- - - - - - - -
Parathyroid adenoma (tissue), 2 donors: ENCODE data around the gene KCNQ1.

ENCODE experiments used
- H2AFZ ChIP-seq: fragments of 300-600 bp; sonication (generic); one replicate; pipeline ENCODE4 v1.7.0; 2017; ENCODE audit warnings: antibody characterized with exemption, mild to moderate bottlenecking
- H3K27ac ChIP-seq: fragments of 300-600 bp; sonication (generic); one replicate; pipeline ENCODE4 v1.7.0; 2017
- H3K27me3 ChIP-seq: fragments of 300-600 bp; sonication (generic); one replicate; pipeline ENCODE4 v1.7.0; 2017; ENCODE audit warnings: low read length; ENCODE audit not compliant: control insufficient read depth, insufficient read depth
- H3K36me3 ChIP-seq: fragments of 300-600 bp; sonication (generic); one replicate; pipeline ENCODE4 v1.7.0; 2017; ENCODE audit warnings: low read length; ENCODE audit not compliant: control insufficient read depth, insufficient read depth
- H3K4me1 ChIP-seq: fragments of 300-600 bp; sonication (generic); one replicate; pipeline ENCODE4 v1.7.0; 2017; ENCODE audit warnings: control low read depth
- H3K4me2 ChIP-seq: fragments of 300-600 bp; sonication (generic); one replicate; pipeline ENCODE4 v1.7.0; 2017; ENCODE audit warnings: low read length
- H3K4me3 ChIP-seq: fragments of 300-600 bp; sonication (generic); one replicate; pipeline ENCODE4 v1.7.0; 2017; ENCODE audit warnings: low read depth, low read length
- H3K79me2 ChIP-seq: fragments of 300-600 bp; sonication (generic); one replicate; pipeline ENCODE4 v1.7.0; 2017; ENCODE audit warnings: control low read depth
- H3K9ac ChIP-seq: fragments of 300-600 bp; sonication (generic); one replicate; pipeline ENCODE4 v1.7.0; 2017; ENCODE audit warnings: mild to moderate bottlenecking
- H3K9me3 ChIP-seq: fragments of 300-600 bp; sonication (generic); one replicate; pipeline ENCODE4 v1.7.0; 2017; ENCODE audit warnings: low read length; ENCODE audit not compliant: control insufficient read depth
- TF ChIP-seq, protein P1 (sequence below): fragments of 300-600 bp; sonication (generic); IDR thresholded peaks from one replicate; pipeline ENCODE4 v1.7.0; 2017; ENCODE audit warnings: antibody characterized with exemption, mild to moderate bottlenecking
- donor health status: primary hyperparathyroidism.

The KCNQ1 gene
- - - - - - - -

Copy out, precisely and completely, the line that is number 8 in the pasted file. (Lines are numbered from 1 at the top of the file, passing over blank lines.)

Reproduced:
- H3K4me2 ChIP-seq: fragments of 300-600 bp; sonication (generic); one replicate; pipeline ENCODE4 v1.7.0; 2017; ENCODE audit warnings: low read length